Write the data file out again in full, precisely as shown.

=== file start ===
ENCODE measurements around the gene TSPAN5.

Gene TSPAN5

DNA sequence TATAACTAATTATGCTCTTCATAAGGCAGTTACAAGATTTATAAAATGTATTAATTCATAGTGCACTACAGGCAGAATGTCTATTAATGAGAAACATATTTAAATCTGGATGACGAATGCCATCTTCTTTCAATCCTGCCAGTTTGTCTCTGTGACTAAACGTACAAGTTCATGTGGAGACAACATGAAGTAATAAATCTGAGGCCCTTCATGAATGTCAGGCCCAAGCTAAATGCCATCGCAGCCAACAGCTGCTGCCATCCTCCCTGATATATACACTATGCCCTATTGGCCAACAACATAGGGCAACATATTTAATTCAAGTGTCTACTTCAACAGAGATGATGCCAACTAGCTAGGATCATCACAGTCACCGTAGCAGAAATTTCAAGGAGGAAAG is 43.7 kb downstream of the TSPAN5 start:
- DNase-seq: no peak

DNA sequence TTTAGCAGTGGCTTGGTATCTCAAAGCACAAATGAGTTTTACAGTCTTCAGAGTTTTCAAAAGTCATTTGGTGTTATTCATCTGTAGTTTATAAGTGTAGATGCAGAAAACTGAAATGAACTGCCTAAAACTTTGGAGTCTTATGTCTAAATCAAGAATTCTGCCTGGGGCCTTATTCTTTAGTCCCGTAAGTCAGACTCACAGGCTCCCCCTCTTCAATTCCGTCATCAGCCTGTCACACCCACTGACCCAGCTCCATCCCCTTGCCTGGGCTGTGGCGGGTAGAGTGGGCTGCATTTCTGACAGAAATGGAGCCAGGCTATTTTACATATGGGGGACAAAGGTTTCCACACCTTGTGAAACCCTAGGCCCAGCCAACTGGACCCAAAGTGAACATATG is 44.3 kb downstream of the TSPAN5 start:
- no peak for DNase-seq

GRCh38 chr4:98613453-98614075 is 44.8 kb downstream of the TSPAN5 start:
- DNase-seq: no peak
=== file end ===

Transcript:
ENCODE measurements around the gene TSPAN5.

Gene TSPAN5

DNA sequence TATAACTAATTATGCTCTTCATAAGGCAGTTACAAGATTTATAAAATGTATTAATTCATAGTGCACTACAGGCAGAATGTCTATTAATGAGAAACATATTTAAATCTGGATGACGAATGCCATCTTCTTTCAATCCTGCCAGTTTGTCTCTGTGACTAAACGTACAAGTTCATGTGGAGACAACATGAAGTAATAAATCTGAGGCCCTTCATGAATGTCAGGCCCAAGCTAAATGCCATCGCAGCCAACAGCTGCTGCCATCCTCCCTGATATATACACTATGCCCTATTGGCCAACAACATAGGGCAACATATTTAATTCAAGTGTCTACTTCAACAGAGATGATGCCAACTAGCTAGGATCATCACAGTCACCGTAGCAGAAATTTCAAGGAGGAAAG is 43.7 kb downstream of the TSPAN5 start:
- DNase-seq: no peak

DNA sequence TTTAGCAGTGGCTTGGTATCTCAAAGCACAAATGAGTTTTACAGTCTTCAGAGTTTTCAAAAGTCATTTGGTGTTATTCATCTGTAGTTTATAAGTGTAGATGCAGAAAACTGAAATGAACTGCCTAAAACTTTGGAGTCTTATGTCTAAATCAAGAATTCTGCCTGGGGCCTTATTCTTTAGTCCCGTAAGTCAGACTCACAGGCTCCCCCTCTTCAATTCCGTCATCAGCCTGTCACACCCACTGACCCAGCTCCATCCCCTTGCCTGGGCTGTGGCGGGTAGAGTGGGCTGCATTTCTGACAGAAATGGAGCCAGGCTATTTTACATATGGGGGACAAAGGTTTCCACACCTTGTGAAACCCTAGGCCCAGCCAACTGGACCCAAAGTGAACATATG is 44.3 kb downstream of the TSPAN5 start:
- no peak for DNase-seq

GRCh38 chr4:98613453-98614075 is 44.8 kb downstream of the TSPAN5 start:
- DNase-seq: no peak